Modeling HIV transmission from sexually active alcohol-consuming men in ART programs to seronegative wives
Background: The rollout of antiviral therapy in Low and Middle Income Countries (LMICs) has reduced HIV transmission rates at the potential risk of resistant HIV transmission. We sought to predict the risk of wild type and antiviral resistance transmissions in these settings. Methods: A predictive model utilizing viral load, ART adherence, genital ulcer disease, condom use, and sexual event histories was developed to predict risks of HIV transmission to wives of 233 HIV+ men in 4 antiretroviral treatment centers in Maharashtra, India. Results: ARV Therapy predicted a 5.71-fold reduction in transmissions compared to a model of using condoms alone, with 79.9%, of remaining transmissions resulting in primary ART-resistance. Conclusions: ART programs reduce transmission of HIV to susceptible partners at a substantial increased risk for transmission of resistant virus. Enhanced vigilance in monitoring adherence, use of barrier protections, and viral load may reduce risks of resistant HIV transmissions in LMIC settings.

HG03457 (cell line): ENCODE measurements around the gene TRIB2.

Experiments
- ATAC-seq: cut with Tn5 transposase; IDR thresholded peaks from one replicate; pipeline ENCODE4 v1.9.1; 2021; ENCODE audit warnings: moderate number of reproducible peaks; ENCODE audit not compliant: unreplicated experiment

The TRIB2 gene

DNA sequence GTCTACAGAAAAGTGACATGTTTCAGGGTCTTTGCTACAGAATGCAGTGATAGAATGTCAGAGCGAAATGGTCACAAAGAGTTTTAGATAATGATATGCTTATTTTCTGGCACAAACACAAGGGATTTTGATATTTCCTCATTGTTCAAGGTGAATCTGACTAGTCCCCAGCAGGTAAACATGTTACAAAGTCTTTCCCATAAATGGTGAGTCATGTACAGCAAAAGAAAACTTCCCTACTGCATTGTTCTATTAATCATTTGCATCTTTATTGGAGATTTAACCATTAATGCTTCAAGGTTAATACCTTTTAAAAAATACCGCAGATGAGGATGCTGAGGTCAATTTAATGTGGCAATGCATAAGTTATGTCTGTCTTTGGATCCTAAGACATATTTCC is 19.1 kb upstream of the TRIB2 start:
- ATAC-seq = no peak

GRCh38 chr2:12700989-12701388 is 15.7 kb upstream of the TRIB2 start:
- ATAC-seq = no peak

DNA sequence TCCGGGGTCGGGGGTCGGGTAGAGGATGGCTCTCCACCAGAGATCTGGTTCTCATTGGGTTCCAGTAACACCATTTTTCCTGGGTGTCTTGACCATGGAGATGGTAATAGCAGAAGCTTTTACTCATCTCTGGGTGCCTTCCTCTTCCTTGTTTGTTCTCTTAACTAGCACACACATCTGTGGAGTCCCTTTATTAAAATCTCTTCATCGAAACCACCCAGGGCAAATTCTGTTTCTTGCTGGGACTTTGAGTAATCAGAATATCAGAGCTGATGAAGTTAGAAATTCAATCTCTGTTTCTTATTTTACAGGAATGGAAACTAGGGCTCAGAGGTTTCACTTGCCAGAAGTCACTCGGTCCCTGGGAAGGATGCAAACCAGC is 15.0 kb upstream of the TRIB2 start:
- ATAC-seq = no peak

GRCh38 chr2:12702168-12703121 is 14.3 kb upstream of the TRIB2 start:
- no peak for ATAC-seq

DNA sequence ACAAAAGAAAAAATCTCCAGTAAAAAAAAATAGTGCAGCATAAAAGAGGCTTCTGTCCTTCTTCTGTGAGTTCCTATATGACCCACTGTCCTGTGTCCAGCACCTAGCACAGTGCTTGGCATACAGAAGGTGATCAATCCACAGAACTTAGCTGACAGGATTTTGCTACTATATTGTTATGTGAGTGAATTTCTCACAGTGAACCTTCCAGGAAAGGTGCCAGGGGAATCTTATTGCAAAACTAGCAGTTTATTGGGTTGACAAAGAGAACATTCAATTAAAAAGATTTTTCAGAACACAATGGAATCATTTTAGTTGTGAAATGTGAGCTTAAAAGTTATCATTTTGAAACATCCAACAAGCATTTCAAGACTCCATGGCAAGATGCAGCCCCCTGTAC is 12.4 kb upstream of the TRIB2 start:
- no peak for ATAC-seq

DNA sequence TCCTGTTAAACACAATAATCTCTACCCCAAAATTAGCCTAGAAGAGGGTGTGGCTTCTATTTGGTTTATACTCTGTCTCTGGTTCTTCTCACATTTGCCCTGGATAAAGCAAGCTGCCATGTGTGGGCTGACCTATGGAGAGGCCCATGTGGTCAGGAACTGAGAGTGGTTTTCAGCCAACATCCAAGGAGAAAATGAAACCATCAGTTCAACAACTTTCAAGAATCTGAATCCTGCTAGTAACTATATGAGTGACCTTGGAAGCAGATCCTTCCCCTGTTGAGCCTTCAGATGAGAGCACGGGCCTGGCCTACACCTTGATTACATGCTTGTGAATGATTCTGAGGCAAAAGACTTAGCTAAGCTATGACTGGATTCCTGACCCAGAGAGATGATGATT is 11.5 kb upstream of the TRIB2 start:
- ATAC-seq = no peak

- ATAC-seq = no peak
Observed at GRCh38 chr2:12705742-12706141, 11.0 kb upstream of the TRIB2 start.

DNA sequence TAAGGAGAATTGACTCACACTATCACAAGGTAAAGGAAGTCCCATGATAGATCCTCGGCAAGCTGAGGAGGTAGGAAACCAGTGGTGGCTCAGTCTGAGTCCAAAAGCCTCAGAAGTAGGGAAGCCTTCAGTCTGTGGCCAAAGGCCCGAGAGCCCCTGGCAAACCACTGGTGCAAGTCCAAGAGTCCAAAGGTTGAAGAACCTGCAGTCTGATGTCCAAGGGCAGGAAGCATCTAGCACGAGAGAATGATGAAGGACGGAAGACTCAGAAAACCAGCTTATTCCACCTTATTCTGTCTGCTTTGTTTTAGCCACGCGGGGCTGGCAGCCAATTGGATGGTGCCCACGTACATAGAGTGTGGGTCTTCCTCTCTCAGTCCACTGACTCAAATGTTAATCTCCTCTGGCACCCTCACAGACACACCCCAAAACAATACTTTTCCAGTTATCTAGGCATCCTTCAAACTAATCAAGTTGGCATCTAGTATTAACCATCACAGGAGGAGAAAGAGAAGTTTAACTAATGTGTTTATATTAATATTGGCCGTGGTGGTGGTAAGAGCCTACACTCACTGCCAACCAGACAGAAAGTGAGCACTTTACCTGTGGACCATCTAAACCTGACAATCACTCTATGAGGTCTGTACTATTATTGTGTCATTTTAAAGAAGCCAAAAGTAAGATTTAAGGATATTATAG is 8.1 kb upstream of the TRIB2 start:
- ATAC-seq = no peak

Dieckhaus, Kevin D., Toan Ha, Stephen L. Schensul, and Avina Sarna. 2020. "Modeling HIV transmission from sexually active alcohol-consuming men in ART programs to seronegative wives," Journal of the International Association of Providers of AIDS Care, https://doi.org/10.1177/2325958220952287.